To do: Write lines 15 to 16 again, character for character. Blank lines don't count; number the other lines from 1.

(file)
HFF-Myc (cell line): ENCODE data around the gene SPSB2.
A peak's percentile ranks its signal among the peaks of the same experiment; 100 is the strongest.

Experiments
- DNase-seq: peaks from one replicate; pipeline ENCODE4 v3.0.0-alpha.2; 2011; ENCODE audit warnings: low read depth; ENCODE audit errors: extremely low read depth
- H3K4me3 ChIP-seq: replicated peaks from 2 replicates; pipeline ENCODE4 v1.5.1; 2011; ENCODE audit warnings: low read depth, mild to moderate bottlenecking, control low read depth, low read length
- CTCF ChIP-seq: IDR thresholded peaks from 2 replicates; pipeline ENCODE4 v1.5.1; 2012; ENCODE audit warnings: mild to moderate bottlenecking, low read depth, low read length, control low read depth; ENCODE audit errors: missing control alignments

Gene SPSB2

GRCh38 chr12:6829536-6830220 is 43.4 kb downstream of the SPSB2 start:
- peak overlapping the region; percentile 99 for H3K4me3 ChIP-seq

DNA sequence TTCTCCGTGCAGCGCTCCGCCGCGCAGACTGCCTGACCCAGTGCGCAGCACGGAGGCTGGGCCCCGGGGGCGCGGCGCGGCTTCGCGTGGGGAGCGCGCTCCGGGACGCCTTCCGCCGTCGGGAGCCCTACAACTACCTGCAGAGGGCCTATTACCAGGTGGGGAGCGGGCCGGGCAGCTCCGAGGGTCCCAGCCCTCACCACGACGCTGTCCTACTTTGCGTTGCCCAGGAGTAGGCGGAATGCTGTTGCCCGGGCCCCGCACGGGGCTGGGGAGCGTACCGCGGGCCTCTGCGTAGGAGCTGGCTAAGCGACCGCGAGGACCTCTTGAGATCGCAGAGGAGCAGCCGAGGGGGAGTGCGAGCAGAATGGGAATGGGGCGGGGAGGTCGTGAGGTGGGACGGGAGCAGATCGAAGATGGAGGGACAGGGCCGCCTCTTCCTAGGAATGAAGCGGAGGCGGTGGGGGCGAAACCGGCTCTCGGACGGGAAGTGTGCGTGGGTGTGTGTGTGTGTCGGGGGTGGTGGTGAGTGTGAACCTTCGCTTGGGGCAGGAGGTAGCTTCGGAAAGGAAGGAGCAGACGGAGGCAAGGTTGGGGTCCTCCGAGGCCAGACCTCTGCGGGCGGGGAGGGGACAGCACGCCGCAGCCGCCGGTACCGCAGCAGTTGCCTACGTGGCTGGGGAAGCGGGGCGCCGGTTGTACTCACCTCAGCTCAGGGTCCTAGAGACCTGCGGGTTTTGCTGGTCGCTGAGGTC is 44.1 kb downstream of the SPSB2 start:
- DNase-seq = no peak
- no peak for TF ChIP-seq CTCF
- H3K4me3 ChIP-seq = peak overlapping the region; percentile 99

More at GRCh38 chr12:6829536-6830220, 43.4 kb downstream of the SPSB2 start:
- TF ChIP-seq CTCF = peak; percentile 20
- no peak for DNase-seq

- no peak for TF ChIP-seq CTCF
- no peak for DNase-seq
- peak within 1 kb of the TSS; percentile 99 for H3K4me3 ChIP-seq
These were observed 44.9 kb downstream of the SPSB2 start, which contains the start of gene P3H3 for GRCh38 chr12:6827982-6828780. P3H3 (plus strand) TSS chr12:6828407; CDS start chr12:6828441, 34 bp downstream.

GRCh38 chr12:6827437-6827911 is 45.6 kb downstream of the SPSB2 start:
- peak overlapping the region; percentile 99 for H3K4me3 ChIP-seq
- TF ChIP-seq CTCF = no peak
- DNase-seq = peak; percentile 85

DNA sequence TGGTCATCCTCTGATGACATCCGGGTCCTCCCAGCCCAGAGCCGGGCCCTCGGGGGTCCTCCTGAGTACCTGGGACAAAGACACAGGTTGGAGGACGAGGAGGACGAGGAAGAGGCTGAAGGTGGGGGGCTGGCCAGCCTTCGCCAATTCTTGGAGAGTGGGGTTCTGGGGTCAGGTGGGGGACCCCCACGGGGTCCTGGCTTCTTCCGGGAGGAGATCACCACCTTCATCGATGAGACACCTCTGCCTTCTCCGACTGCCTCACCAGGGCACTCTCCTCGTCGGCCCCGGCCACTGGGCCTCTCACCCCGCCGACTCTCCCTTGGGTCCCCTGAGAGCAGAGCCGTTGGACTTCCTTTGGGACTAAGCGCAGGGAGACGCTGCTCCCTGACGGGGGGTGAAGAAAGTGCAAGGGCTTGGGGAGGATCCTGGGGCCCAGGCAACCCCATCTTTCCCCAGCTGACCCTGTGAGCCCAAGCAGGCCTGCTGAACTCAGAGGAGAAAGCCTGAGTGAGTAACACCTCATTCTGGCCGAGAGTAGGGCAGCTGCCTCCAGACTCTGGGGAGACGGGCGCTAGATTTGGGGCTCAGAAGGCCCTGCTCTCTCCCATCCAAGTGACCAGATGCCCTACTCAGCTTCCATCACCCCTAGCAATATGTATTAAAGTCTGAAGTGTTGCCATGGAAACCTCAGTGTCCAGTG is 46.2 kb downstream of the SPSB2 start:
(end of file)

- TF ChIP-seq CTCF = peak; percentile 20
- no peak for DNase-seq